What’s interesting about this part is that Lex Luthor comes very close, without even realizing it, to figuring out the Man of Steel’s true identity. But he’s so convinced that Supes doesn’t really have a daytime ID, that he refuses to accept what’s shown before him on the computer screen, and fires the employee who’s been doing the research for him.

The next parts, by Wolfman, are even more interesting. A Metropolis based scientist named Hamilton is trying to protect his patent – a magnetic field producing device that can project powerful force shields, but Lex Luthor, whose company he’d unwittingly worked for years before, tries to swindle it from him through legal loopholes. This is during the time that Superman’s got his hands full dealing with terrorists from the fictionalized country of Qurac, written during a time when human interest stories like these were more frequent. And while Hamilton does try to use his device to help Supes contain the menace that invades the city, he goes ignored, to the point of where he ends up fighting Superman in madness. Which, alas, gets him jailed.

Then, there’s a story in which that occult host, the Phantom Stranger, beckons Superman to help stop an occult threat that’s brought a graveyard full of evil to revived state on the outskirts of Metropolis. Byrne, who writes this story, certainly gets the Stranger’s dialect right. And then, finally, there’s the Legends crossover of the time, which sets up Darkseid as a very formidable foe, for Superman and just about all the rest of the DCU. Superman is pursued and transported to Apokolips, lair of the sinister warlord who first appeared in Jack Kirby’s New Gods in 1971, and, through the manipulations of Amazing Grace, one of Darkseid’s acolytes, ends up becoming a subject of the warlord’s. Fortunately, Lightray and Orion, the latter being the son of Darkseid who was raised under the auspices of the good Highfather, travel to Apokolips to rescue Supes from his state of hypnosis. From there, he de-facto defeats Darkseid, but the villain manages to teleport him back to earth before he can actually take him down. As Darkseid makes clear, bad as he is, he does not cheat. And that’s what makes him a very inventive character and foe.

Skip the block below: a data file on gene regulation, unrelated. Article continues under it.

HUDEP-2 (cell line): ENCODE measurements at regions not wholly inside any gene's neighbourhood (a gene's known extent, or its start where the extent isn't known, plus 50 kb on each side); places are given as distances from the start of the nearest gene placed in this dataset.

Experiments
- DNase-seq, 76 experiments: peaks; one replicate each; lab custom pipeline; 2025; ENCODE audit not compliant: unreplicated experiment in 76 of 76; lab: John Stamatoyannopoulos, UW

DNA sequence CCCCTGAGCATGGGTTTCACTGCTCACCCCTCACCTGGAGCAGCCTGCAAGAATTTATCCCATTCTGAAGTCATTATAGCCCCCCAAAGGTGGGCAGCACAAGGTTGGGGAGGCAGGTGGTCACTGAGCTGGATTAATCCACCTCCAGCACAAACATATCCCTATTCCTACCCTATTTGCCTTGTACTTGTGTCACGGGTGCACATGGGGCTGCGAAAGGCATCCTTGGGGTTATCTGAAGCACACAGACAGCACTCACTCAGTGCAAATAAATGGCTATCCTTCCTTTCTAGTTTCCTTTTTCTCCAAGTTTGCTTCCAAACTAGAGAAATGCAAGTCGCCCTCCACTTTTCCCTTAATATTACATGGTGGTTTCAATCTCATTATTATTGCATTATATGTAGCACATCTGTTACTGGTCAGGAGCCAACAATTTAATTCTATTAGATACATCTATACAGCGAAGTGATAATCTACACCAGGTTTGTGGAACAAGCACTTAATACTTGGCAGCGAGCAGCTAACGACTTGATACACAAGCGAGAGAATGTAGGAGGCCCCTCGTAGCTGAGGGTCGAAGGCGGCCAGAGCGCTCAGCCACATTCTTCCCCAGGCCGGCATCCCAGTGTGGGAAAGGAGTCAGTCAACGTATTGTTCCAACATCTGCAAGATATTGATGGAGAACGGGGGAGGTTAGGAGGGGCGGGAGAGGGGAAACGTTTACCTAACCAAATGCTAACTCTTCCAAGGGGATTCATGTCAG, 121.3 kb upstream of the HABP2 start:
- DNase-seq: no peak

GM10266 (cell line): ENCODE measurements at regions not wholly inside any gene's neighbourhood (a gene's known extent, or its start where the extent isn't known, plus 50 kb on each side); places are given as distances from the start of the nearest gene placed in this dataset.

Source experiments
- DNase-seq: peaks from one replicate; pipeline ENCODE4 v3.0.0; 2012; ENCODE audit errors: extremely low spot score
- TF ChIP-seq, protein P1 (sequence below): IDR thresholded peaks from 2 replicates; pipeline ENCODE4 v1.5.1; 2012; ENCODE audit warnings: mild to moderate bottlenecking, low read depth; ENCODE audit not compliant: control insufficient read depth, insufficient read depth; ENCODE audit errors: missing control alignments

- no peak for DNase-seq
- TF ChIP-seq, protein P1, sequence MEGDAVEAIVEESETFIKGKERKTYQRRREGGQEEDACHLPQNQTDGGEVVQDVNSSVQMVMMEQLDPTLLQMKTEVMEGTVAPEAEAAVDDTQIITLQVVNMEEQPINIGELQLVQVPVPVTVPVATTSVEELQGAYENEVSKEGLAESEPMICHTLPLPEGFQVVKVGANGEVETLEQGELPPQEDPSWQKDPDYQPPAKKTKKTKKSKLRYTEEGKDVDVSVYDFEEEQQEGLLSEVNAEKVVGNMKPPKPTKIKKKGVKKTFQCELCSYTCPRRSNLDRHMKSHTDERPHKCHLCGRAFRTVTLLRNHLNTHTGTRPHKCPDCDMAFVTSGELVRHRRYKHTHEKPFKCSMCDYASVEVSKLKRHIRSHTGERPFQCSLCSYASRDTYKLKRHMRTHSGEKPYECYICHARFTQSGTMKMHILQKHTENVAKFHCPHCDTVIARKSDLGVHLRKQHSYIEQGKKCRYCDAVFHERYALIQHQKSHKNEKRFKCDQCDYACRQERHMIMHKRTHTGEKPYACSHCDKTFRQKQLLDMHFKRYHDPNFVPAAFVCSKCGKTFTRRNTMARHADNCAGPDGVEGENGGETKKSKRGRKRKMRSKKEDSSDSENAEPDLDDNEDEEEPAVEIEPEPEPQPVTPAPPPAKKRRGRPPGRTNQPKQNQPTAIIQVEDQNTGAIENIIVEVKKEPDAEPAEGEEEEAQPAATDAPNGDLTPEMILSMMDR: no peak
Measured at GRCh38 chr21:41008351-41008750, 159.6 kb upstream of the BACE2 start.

It’s all very well done, but if you ask me, the parts by Wolfman are done better than those Byrne does, mainly because Wolfman shows more respect for the characters and doesn’t overindulge in the kind of dark undertones that Byrne did back in the day. By that, I mean Byrne’s tendency to go too far, however subtle, with the Byrne-hold, which he does at least four times in this book.

I also liked Wolfman’s introduction of Cat Stevens, a beautiful reporter who’d first worked in Hollywood covering celebrities, whom Clark dated for a time back then. She too was quite an appealing character, and one of Wolfman’s best examples of characterization, which was one of his strongest suits in writing from the time. In fact, his approach to character-driven stories is what really made his writing of the time shine.

This too, while it does have its shortcomings, is also a very recommended read.

Copyright 2005 Avi Green. All rights reserved.